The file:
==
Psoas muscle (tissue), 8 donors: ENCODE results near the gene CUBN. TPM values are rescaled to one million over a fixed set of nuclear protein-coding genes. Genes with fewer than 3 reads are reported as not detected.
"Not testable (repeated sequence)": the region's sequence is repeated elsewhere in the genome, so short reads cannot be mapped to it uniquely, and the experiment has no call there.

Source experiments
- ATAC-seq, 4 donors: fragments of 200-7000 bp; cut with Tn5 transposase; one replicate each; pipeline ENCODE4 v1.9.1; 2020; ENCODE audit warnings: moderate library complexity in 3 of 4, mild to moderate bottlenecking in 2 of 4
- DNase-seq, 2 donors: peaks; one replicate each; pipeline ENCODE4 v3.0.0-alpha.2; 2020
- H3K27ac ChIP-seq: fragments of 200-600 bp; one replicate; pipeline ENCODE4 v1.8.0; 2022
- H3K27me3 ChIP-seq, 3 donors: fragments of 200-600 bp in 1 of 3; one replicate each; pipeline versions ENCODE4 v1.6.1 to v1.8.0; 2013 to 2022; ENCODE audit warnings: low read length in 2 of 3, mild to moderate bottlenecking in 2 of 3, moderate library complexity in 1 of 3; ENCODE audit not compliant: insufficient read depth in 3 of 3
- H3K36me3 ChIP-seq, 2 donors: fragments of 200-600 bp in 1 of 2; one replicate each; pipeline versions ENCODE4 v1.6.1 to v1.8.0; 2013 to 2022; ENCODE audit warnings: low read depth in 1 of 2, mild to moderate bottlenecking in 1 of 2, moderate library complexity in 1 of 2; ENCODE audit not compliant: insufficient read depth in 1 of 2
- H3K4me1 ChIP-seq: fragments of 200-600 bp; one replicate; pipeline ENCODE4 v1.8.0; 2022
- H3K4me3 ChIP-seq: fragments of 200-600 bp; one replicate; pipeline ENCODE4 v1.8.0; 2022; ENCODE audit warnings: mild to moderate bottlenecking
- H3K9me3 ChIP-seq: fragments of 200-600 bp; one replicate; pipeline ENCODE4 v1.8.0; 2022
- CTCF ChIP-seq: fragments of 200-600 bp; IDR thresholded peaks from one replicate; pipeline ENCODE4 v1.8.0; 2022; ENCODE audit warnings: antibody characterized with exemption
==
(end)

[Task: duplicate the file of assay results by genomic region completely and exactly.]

Psoas muscle (tissue), 8 donors: ENCODE results near the gene CUBN. TPM values are rescaled to one million over a fixed set of nuclear protein-coding genes. Genes with fewer than 3 reads are reported as not detected.
"Not testable (repeated sequence)": the region's sequence is repeated elsewhere in the genome, so short reads cannot be mapped to it uniquely, and the experiment has no call there.

Source experiments
- ATAC-seq, 4 donors: fragments of 200-7000 bp; cut with Tn5 transposase; one replicate each; pipeline ENCODE4 v1.9.1; 2020; ENCODE audit warnings: moderate library complexity in 3 of 4, mild to moderate bottlenecking in 2 of 4
- DNase-seq, 2 donors: peaks; one replicate each; pipeline ENCODE4 v3.0.0-alpha.2; 2020
- H3K27ac ChIP-seq: fragments of 200-600 bp; one replicate; pipeline ENCODE4 v1.8.0; 2022
- H3K27me3 ChIP-seq, 3 donors: fragments of 200-600 bp in 1 of 3; one replicate each; pipeline versions ENCODE4 v1.6.1 to v1.8.0; 2013 to 2022; ENCODE audit warnings: low read length in 2 of 3, mild to moderate bottlenecking in 2 of 3, moderate library complexity in 1 of 3; ENCODE audit not compliant: insufficient read depth in 3 of 3
- H3K36me3 ChIP-seq, 2 donors: fragments of 200-600 bp in 1 of 2; one replicate each; pipeline versions ENCODE4 v1.6.1 to v1.8.0; 2013 to 2022; ENCODE audit warnings: low read depth in 1 of 2, mild to moderate bottlenecking in 1 of 2, moderate library complexity in 1 of 2; ENCODE audit not compliant: insufficient read depth in 1 of 2
- H3K4me1 ChIP-seq: fragments of 200-600 bp; one replicate; pipeline ENCODE4 v1.8.0; 2022
- H3K4me3 ChIP-seq: fragments of 200-600 bp; one replicate; pipeline ENCODE4 v1.8.0; 2022; ENCODE audit warnings: mild to moderate bottlenecking
- H3K9me3 ChIP-seq: fragments of 200-600 bp; one replicate; pipeline ENCODE4 v1.8.0; 2022
- CTCF ChIP-seq: fragments of 200-600 bp; IDR thresholded peaks from one replicate; pipeline ENCODE4 v1.8.0; 2022; ENCODE audit warnings: antibody characterized with exemption